2. 2. Gelvin SB (2003) Agrobacterium-mediated plant transformation: the biology behind the “gene-jockeying” tool. Microbiol Mol Biol Rev 67: 16–37.
  3. 3. McCullen CA, Binns AN (2006) Agrobacterium tumefaciens and Plant Cell Interactions and Activities Required for Interkingdom Macromolecular Transfer. Annu Rev Cell Dev Biol 22: 101–127.
  4. 4. Bundock P, den Dulk-Ras A, Beijersbergen A, Hooykaas PJ (1995) Trans-kingdom T-DNA transfer from Agrobacterium tumefaciens to Saccharomyces cerevisiae. EMBO J 14: 3206–14.
  5. 5. de Groot MJ, Bundock P, Hooykaas PJ, Beijersbergen AG (1998) Agrobacterium tumefaciens-mediated transformation of filamentous fungi. Nat Biotechnol 16: 839–42.
  6. 6. Michielse CB, Ram AF, Hooykaas PJ, van den Hondel CA (2004) Agrobacterium-mediated transformation of Aspergillus awamori in the absence of full-length VirD2, VirC2, or VirE2 leads to insertion of aberrant T-DNA structures. J Bacteriol 186: 2038–45.
  7. 7. Chen X, Stone M, Schlagnhaufer C, Romaine CP (2000) A Fruiting Body Tissue Method for Efficient Agrobacterium-Mediated Transformation of Agaricus bisporus. Appl Environ Microbiol 66: 4510–4513.
  8. 8. Covert SF, Kapoor P, Lee M-h, Briley A, Nairn CJ (2001) Agrobacterium tumefaciens-mediated transformation of Fusarium circinatum. Mycol Res105: 259–264.
  9. 9. Mullins ED, Chen X, Romaine P, Raina R, Geiser DM, et al. (2001) Agrobacterium-mediated transformation of Fusarium oxysporum: An efficient tool for insertional mutagenesis and gene transfer. Phytopathology 91: 173–180.
  10. 10. Amey RC, Athey-Pollard A, Burns C, Mills PR, Bailey A, et al. (2002) PEG-mediated and Agrobacterium-mediated transformation in the mycopathogen Verticillium fungicola. Mycol Res 106: 4–11.
  11. 11. dos Reis MC, Pelegrinelli Fungaro MH, Delgado Duarte RT, Furlaneto L, Furlaneto MC (2004) Agrobacterium tumefaciens-mediated genetic transformation of the entomopathogenic fungus Beauveria bassiana. J Microbiol Methods 58: 197–202.
  12. 12. Eckert M, Maguire K, Urban M, Foster S, Fitt B, et al. (2005) Agrobacterium tumefaciens-mediated transformation of Leptosphaeria spp. and Oculimacula spp. with the reef coral gene DsRed and the jellyfish gene gfp. FEMS Microbiol Lett 253: 67–74.
  13. 13. Burns C, Leach KM, Elliott TJ, Challen MP, Foster GD, et al. (2006) Evaluation of Agrobacterium-mediated transformation of Agaricus bisporus using a range of promoters linked to hygromycin resistance. Mol Biotechnol 32: 129–138.
  14. 14. Kilaru S, Collins CM, Hartley AJ, Bailey AM, Foster GD (2009a) Establishing molecular tools for genetic manipulation of the pleuromutilin producing fungus Clitopilus passeckerianus. Appl Environ Microbiol 75: 7196–7204.
  15. 15. Kunik T, Tzfira T, Kapulnik Y, Gafni Y, Dingwall C, et al. (2001) Genetic transformation of HeLa cells by Agrobacterium. Proc Natl Acad Sci USA 98: 1871–1876.
  16. 16. Knight CJ, Bailey AM, Foster GD (2009) Agrobacterium-mediated transformation of the plant pathogenic fungus Verticillium albo-atrum. Journal of Plant Pathology 91: 637–642.
  17. 17. Murashige T, Skoog F (1962) A Revised Medium for Rapid Growth and Bio Assays with Tobacco Tissue Cultures. Physiologia Plantarum 15: 473–497.
  18. 18. Patel RM, Heneghan MN, van Kan JA, Bailey AM, Foster GD (2008) The pOT vector system: Improving ease of transgene expression in Botrytis cinerea. J Gen Appl Microbiol 54: 367–376.
  19. 19. Collins C, Heneghan M, Kilaru S, Bailey A, Foster GD (2010) Improvement of the Coprinopsis cinereus Molecular Toolkit using new construct design and additional marker genes. J Microbiol Method. In Press.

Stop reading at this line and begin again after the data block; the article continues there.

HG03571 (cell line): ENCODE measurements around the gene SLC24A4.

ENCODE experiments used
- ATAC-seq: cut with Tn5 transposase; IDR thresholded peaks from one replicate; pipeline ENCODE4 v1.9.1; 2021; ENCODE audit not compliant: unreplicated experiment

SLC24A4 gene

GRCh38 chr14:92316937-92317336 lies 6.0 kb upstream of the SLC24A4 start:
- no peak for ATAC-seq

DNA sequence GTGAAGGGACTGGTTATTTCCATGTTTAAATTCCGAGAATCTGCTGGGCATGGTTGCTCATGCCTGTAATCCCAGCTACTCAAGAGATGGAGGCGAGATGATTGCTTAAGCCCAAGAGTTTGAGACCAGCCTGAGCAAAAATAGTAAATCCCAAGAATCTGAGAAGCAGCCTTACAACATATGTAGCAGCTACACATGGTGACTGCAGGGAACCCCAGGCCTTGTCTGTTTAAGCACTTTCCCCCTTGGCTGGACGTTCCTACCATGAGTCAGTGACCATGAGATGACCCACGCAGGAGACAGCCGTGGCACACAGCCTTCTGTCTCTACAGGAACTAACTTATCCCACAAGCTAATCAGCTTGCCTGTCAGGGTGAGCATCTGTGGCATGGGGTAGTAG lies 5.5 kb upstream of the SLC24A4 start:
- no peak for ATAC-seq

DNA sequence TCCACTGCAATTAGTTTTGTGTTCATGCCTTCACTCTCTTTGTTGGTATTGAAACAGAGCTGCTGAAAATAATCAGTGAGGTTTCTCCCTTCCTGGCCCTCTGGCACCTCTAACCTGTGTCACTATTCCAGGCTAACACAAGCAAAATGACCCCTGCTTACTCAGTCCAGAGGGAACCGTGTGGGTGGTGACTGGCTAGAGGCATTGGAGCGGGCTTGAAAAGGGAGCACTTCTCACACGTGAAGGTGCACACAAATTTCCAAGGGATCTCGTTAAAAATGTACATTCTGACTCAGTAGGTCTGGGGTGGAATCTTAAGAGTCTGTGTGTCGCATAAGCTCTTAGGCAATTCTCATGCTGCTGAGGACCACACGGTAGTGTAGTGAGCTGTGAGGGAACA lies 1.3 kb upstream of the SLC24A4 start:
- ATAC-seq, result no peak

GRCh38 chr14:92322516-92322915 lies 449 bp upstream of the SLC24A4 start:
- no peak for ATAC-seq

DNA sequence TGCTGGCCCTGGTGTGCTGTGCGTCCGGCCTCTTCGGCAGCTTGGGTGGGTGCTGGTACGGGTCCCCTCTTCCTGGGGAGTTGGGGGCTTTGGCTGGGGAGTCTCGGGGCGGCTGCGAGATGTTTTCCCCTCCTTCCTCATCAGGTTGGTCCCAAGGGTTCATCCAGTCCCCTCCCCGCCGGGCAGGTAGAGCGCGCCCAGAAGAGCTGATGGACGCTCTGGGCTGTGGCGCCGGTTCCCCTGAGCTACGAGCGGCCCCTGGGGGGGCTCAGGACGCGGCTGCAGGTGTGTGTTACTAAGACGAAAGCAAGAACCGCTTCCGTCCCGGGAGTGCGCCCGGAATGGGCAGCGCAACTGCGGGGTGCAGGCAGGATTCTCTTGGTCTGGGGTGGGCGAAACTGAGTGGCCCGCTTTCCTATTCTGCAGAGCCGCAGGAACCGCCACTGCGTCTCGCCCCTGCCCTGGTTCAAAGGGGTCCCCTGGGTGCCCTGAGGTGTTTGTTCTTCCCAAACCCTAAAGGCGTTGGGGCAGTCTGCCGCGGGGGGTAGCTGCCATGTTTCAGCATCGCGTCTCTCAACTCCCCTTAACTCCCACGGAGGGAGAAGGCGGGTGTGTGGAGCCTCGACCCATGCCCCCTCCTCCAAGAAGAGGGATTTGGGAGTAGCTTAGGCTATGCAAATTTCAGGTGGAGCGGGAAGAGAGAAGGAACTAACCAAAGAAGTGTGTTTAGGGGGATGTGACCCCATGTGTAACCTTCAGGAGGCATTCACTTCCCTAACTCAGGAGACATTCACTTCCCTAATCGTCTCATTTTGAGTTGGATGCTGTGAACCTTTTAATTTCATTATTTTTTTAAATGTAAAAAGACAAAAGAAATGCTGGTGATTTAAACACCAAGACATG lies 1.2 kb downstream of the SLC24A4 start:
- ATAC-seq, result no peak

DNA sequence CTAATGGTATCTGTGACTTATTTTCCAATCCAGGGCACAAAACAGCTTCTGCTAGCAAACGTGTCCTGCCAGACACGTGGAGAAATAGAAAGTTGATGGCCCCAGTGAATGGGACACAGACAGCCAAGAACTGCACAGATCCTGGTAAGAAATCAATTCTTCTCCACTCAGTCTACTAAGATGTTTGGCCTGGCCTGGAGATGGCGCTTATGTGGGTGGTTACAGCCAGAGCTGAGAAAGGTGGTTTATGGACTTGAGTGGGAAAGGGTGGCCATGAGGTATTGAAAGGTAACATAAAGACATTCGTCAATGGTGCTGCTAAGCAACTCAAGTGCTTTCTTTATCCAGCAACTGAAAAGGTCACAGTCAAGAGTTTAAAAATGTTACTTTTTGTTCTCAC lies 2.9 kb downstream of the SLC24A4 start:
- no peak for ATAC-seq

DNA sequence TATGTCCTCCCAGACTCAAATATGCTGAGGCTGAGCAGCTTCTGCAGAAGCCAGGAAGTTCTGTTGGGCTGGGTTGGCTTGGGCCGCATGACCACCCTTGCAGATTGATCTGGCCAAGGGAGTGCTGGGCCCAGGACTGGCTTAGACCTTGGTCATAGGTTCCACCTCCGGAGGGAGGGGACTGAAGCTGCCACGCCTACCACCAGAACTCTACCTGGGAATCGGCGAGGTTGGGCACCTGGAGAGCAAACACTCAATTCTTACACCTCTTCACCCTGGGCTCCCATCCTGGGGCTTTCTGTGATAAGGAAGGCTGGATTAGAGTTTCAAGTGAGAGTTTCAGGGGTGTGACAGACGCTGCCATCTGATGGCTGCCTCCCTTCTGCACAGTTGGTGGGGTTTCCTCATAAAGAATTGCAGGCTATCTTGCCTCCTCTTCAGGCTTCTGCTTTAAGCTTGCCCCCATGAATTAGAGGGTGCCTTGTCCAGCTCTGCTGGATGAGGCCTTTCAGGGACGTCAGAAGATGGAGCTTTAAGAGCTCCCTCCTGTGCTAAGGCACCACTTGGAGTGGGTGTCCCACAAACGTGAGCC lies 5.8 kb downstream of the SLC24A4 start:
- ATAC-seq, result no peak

20. 20. Keon J, Hargreaves J (1998) Isolation and heterologous expression of a gene encoding 4-hydroxyphenylpyruvate dioxygenase from the wheat leaf-spot pathogen, Mycosphaerella graminicola. FEMS Microbiol Lett 161: 337–343.
  21. 21. Hartley AJ, De Mattos-Shipley K, Collins CM, Kilaru S, Foster GD, et al. (2009) Investigating Pleuromutilin Producing Clitopilus Species and related Basidiomycetes. FEMS Microbiol Lett 297: 24–30.
  22. 22. Kilaru S, Collins CM, Hartley AJ, Burns C, Foster GD, et al. (2009b) Investigating dominant selection markers for Coprinopsis cinerea a carboxin: resistance system and re-evaluation of hygromycin & phleomycin resistance vectors. Curr Genet 55: 543–550.
  23. 23. Nazar RN, Hu X, Schmidt J, Culham D, Robb J (1991) Potential Use of PCR-Amplified Ribosomal Intergenic Sequences in the Detection and Differentiation of Verticillium Wilt Pathogens. Physiol Mol Plant Pathol 39: 1–11.
  24. 24. Sambrook J, Fritsch EF, Maniatis T (1989) Molecular Cloning - A Laboratory Manual, 2nd Edition. New York: Cold Spring Harbour Laboratory Press.
  25. 25. Pegg GF, Brady BL (2002) Verticillium Wilts, CABI Publishing.
  26. 26. Chilton MD, Drummond MH, Merio DJ, Sciaky D, Montoya AL, et al. (1977) Stable incorporation of plasmid DNA into higher plant cells: the molecular basis of crown gall tumorigenesis. Cell 11: 263–71.
  27. 27. Gelvin SB (2005) Agricultural biotechnology: Gene exchange by design. Nature 433: 583–584.
  28. 28. Machida M, Asai K, Sano M, Tanaka T, Kumagai T, et al. (2005) Genome sequencing and analysis of Aspergillus oryzae. Nature 438: 1157–1161.
  29. 29. Ulker B, Li Y, Rosso MG, Logemann E, Somssich IE, et al. (2008) T-DNA-mediated transfer of Agrobacterium tumefaciens chromosomal DNA into plants. Nat Biotech 26: 1015–1017.
  30. 30. Barrett C, Cobb E, McNicol R, Lyon G (1997) A risk assessment study of plant genetic transformation using Agrobacterium and implications for analysis of transgenic plants. Plant Cell Tiss Org 47: 135–144.
  31. 31. Yang M, Mi D, Ewald D, Wang Y, Liang H, et al. (2006) Survival and escape of Agrobacterium tumefaciens in triploid hybrid lines of Chinese white poplar transformed with two insect-resistant genes. Acta Ecologica Sinica 26: 3555–3561.